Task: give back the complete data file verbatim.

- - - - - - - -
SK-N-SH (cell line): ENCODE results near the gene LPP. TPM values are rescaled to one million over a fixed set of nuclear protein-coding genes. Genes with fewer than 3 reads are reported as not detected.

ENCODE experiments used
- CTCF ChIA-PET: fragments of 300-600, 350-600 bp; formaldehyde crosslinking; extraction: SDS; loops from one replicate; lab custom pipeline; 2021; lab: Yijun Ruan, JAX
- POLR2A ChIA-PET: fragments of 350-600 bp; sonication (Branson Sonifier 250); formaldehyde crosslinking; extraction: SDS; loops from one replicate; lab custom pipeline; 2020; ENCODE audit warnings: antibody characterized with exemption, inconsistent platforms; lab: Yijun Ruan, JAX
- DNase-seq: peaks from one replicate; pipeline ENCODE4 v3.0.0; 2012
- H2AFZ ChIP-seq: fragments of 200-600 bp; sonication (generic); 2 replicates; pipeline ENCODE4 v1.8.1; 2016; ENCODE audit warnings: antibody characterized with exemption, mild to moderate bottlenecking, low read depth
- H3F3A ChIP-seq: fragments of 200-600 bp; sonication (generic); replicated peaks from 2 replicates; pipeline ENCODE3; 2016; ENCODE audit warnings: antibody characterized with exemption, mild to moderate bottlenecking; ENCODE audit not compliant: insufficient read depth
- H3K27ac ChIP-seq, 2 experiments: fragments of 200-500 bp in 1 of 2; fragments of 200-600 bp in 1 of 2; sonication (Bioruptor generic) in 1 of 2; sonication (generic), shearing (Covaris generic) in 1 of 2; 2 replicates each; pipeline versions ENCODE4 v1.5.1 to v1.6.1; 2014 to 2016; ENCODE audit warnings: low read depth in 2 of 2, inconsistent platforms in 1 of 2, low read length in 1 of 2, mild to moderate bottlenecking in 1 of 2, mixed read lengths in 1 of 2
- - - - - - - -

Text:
SK-N-SH (cell line): ENCODE results near the gene LPP. TPM values are rescaled to one million over a fixed set of nuclear protein-coding genes. Genes with fewer than 3 reads are reported as not detected.

ENCODE experiments used
- CTCF ChIA-PET: fragments of 300-600, 350-600 bp; formaldehyde crosslinking; extraction: SDS; loops from one replicate; lab custom pipeline; 2021; lab: Yijun Ruan, JAX
- POLR2A ChIA-PET: fragments of 350-600 bp; sonication (Branson Sonifier 250); formaldehyde crosslinking; extraction: SDS; loops from one replicate; lab custom pipeline; 2020; ENCODE audit warnings: antibody characterized with exemption, inconsistent platforms; lab: Yijun Ruan, JAX
- DNase-seq: peaks from one replicate; pipeline ENCODE4 v3.0.0; 2012
- H2AFZ ChIP-seq: fragments of 200-600 bp; sonication (generic); 2 replicates; pipeline ENCODE4 v1.8.1; 2016; ENCODE audit warnings: antibody characterized with exemption, mild to moderate bottlenecking, low read depth
- H3F3A ChIP-seq: fragments of 200-600 bp; sonication (generic); replicated peaks from 2 replicates; pipeline ENCODE3; 2016; ENCODE audit warnings: antibody characterized with exemption, mild to moderate bottlenecking; ENCODE audit not compliant: insufficient read depth
- H3K27ac ChIP-seq, 2 experiments: fragments of 200-500 bp in 1 of 2; fragments of 200-600 bp in 1 of 2; sonication (Bioruptor generic) in 1 of 2; sonication (generic), shearing (Covaris generic) in 1 of 2; 2 replicates each; pipeline versions ENCODE4 v1.5.1 to v1.6.1; 2014 to 2016; ENCODE audit warnings: low read depth in 2 of 2, inconsistent platforms in 1 of 2, low read length in 1 of 2, mild to moderate bottlenecking in 1 of 2, mixed read lengths in 1 of 2